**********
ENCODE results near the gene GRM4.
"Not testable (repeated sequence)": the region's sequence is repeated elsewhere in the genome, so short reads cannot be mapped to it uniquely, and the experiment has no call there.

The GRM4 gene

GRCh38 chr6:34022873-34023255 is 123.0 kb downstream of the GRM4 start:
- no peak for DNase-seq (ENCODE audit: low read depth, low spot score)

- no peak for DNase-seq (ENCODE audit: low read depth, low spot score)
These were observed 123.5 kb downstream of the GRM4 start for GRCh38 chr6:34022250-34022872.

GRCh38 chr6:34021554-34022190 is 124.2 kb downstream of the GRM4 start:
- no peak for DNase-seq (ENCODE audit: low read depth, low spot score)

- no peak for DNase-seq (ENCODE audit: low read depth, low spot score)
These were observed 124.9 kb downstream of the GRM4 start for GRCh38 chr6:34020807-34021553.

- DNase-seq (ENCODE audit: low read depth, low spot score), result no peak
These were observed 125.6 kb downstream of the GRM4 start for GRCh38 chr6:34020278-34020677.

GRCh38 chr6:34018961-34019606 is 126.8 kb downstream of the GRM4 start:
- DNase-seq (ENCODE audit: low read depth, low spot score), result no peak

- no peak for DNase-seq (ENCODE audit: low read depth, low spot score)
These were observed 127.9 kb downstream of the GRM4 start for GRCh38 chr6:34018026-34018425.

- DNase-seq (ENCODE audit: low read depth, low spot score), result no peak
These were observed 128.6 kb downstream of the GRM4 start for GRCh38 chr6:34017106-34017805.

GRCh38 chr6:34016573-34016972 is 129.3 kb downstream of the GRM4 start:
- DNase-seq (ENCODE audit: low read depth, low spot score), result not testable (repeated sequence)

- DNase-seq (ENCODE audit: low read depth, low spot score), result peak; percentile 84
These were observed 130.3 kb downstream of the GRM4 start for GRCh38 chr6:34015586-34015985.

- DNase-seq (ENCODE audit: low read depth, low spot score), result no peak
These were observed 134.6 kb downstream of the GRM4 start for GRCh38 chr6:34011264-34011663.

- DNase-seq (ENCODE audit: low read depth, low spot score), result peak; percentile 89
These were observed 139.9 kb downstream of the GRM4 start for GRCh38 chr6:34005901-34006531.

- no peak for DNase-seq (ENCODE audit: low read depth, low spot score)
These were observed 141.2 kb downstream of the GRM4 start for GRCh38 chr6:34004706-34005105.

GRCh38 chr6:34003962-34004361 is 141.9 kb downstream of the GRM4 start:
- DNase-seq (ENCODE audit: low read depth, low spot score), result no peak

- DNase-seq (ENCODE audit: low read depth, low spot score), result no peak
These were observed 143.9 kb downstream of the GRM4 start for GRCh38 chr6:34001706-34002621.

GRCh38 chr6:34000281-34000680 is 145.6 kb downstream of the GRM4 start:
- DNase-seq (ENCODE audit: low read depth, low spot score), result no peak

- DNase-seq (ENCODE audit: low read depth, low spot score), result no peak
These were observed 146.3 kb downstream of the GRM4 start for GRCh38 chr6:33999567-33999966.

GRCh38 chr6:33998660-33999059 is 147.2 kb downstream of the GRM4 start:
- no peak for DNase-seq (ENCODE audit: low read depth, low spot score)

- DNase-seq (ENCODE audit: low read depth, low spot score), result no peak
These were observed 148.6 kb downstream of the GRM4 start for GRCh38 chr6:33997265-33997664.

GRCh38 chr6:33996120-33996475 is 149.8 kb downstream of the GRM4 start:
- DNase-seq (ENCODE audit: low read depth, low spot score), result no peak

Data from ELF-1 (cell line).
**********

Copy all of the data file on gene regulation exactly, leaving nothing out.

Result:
ENCODE results near the gene GRM4.
"Not testable (repeated sequence)": the region's sequence is repeated elsewhere in the genome, so short reads cannot be mapped to it uniquely, and the experiment has no call there.

The GRM4 gene

GRCh38 chr6:34022873-34023255 is 123.0 kb downstream of the GRM4 start:
- no peak for DNase-seq (ENCODE audit: low read depth, low spot score)

- no peak for DNase-seq (ENCODE audit: low read depth, low spot score)
These were observed 123.5 kb downstream of the GRM4 start for GRCh38 chr6:34022250-34022872.

GRCh38 chr6:34021554-34022190 is 124.2 kb downstream of the GRM4 start:
- no peak for DNase-seq (ENCODE audit: low read depth, low spot score)

- no peak for DNase-seq (ENCODE audit: low read depth, low spot score)
These were observed 124.9 kb downstream of the GRM4 start for GRCh38 chr6:34020807-34021553.

- DNase-seq (ENCODE audit: low read depth, low spot score), result no peak
These were observed 125.6 kb downstream of the GRM4 start for GRCh38 chr6:34020278-34020677.

GRCh38 chr6:34018961-34019606 is 126.8 kb downstream of the GRM4 start:
- DNase-seq (ENCODE audit: low read depth, low spot score), result no peak

- no peak for DNase-seq (ENCODE audit: low read depth, low spot score)
These were observed 127.9 kb downstream of the GRM4 start for GRCh38 chr6:34018026-34018425.

- DNase-seq (ENCODE audit: low read depth, low spot score), result no peak
These were observed 128.6 kb downstream of the GRM4 start for GRCh38 chr6:34017106-34017805.

GRCh38 chr6:34016573-34016972 is 129.3 kb downstream of the GRM4 start:
- DNase-seq (ENCODE audit: low read depth, low spot score), result not testable (repeated sequence)

- DNase-seq (ENCODE audit: low read depth, low spot score), result peak; percentile 84
These were observed 130.3 kb downstream of the GRM4 start for GRCh38 chr6:34015586-34015985.

- DNase-seq (ENCODE audit: low read depth, low spot score), result no peak
These were observed 134.6 kb downstream of the GRM4 start for GRCh38 chr6:34011264-34011663.

- DNase-seq (ENCODE audit: low read depth, low spot score), result peak; percentile 89
These were observed 139.9 kb downstream of the GRM4 start for GRCh38 chr6:34005901-34006531.

- no peak for DNase-seq (ENCODE audit: low read depth, low spot score)
These were observed 141.2 kb downstream of the GRM4 start for GRCh38 chr6:34004706-34005105.

GRCh38 chr6:34003962-34004361 is 141.9 kb downstream of the GRM4 start:
- DNase-seq (ENCODE audit: low read depth, low spot score), result no peak

- DNase-seq (ENCODE audit: low read depth, low spot score), result no peak
These were observed 143.9 kb downstream of the GRM4 start for GRCh38 chr6:34001706-34002621.

GRCh38 chr6:34000281-34000680 is 145.6 kb downstream of the GRM4 start:
- DNase-seq (ENCODE audit: low read depth, low spot score), result no peak

- DNase-seq (ENCODE audit: low read depth, low spot score), result no peak
These were observed 146.3 kb downstream of the GRM4 start for GRCh38 chr6:33999567-33999966.

GRCh38 chr6:33998660-33999059 is 147.2 kb downstream of the GRM4 start:
- no peak for DNase-seq (ENCODE audit: low read depth, low spot score)

- DNase-seq (ENCODE audit: low read depth, low spot score), result no peak
These were observed 148.6 kb downstream of the GRM4 start for GRCh38 chr6:33997265-33997664.

GRCh38 chr6:33996120-33996475 is 149.8 kb downstream of the GRM4 start:
- DNase-seq (ENCODE audit: low read depth, low spot score), result no peak

Data from ELF-1 (cell line).